Breast Cancer is the most common cancer in women. It is estimated that one out of eight women will be diagnosed with breast cancer in their lifetime. The good news is that 99 percent of women whose breast cancer was detected early (stage 1 or 0) survive beyond five years after diagnosis, leading countries around the world to implement breast cancer screening programs for early detection. (Read more)
New commentary from the organizers of the DREAM Digital Mammography Challenge in JAMA Oncology asks “Will Machine Learning Tip the Balance in Breast Cancer Screening?” The article discusses the ongoing challenge and how this DREAM Challenge is working to answer that question. (Read more)
Multi-institutional randomized clinical trials have been a feature of oncology research in the United States since the 1950s. Since that time, cancer-treatment trials have been continuously funded by the National Cancer Institute (NCI) through a program that has evolved to become the National Clinical Trials Network (NCTN). Currently, approximately 19,000 patients with cancer participate in NCTN clinical trials each year. Approximately 70,000 additional patients with cancer are enrolled each year in treatment trials sponsored by the pharmaceutical industry (Read more.)
Algorithms can predict a molecule’s odour on the basis of its chemical structure.
Pablo Meyer at IBM’s Computational Biology Center in Yorktown Heights, New York, and his colleagues, asked 49 people to smell hundreds of molecules (pictured) and rate them on intensity, pleasantness and 19 other descriptors, such as ‘fruit’, ‘musky’ and ‘bakery’. (Read More)
Predicting color is easy: Shine a light with a wavelength of 510 nanometers, and most people will say it looks green. Yet figuring out exactly how a particular molecule will smell is much tougher. Now, 22 teams of computer scientists have unveiled a set of algorithms able to predict the odor of different molecules based on their chemical structure. It remains to be seen how broadly useful such programs will be, but one hope is that such algorithms may help fragrancemakers and food producers design new odorants with precisely tailored scents. (Read more)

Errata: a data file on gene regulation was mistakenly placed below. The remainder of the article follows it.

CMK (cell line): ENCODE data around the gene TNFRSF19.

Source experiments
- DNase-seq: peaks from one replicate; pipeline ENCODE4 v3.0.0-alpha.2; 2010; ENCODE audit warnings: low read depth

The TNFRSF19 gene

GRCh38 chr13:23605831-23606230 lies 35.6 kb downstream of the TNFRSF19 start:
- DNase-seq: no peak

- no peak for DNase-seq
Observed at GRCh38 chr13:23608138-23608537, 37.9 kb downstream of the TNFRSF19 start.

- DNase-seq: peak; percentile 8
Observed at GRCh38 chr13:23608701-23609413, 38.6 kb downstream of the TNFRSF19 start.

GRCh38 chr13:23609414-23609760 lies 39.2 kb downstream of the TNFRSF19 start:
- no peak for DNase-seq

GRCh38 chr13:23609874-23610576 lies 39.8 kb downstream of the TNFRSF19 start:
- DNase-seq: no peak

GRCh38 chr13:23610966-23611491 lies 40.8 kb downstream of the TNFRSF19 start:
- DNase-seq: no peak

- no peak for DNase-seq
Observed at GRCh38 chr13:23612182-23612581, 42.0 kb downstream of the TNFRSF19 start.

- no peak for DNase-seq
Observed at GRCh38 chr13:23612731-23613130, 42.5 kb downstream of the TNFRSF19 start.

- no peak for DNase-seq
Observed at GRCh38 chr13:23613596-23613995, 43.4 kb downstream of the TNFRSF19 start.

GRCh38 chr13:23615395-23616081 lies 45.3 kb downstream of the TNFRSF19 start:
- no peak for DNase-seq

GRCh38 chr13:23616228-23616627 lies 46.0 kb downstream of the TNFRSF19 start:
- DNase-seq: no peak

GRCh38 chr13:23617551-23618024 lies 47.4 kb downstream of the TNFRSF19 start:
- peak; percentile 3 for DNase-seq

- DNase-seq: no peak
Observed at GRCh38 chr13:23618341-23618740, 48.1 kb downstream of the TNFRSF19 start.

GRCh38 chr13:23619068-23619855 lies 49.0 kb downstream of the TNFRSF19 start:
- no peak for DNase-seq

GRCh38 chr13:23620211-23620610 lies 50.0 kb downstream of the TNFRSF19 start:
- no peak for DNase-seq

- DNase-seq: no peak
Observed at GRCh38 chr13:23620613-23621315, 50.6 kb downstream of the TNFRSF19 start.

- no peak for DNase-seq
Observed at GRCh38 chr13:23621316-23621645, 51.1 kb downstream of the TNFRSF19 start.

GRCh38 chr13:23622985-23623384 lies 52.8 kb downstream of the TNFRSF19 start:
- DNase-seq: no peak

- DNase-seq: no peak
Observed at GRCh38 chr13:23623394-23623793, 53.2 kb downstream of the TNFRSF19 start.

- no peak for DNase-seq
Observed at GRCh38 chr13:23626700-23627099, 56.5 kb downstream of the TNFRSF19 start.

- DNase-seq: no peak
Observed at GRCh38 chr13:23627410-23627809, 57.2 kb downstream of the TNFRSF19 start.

A team of researchers and volunteers from across the globe have trained computers to predict the way a molecule will smell based on its structure. The feat may help scientists unravel the still-mysterious relationship between molecular structure and odor perception (read more)
Whenever you say a color name, you’re referring to specific properties of light waves. Sounds work the same way, but with properties of compression waves. But what about smell? With all of the different scented chemicals out there and their complex interactions, it’s been impossible to create a simple scale to describe the odors or noses detect. (read more)
Machines don’t have noses – but they can now attempt to identify scents thanks to a nifty new algorithm.
Although the Roman philosopher Lucretius was right when he wrote that odors were caused by a flow of atoms emitted by objects, smell may still be the least understood of our five senses. While we use it every day, science has not fully understood how molecules produce an odor, or how to determine what they smell like without sniffing them. We have known for decades that for sight, seeing requires wavelengths of light, and for sound, hearing is done through tonal frequencies, but the olfactory-code remained unbroken – until now. (Read more)
Artificial intelligence could finally help researchers tell a molecule’s odor from its structure. Light and sound are predictable. Smells are not. (Read more)